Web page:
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Former Uruguayan Dictator Alvarez Dies at 91

FILE - Former Uruguayan dictator Gregorio Alvarez arrives at court in Montevideo, Nov. 5, 2007. Alvarez was being prosecuted for, and later was convicted of, human rights violations during his dictatorship.

General Gregorio Alvarez, the last leader of Uruguay's brutal dictatorship of the 1970s and '80s, died Wednesday at age 91 while serving a sentence for human rights abuses.

The military's health service said he died at the Central Hospital of the Armed Forces in Uruguay's capital.

Under Alvarez, Uruguay was part of the secret alliance of South American dictatorships known as Operation Condor, in which the military leaders cooperated in persecuting and killing one another's dissidents.

Alvarez, himself the son of a general, participated in the 1973 coup that dissolved congress following a government crackdown on the Marxist Tupamaro rebels who were trying to seize power by force. One of Alvarez's brothers was killed by Tupamaro attackers in 1972.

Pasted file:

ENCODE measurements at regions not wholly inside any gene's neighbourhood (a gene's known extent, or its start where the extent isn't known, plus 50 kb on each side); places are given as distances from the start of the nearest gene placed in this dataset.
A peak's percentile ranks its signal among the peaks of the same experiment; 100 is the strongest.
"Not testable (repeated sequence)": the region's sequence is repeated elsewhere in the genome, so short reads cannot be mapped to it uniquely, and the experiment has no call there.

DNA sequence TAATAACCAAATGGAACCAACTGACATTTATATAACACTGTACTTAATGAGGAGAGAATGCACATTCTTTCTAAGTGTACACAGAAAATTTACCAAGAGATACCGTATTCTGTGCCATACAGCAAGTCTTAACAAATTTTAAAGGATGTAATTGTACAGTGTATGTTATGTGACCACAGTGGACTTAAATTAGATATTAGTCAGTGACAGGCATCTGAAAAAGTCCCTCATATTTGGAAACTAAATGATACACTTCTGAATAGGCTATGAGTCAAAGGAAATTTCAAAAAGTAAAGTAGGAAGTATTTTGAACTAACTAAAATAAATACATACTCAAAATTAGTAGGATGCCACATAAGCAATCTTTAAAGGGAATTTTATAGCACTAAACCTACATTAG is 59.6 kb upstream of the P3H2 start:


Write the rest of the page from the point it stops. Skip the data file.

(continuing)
Alvarez became army chief in 1978, finally taking over the presidency in 1981. His government imprisoned democratic critics and censored the press.

Alvarez finally agreed to hand over power to an elected civilian government in 1984 as the wave of dictatorships in the region was starting to recede. Argentina's military rule ended a year earlier and Brazil's a year later.

Hundreds of suspected leftists were arrested and tortured during the dictatorship, and historians say an estimated 180 Uruguayans were killed — most of them while in the custody of the government's Argentine allies.

In 2009, Alvarez was sentenced to 25 years in prison for his responsibility in the death or disappearance of 37 Uruguayans under Operation Condor.

During his trial, Alvarez said he knew nothing of illegal abductions and forced disappearances.

Prosecutors argued that Alvarez was in a position to know what happened to the political prisoners as army commander in chief and later as de facto president.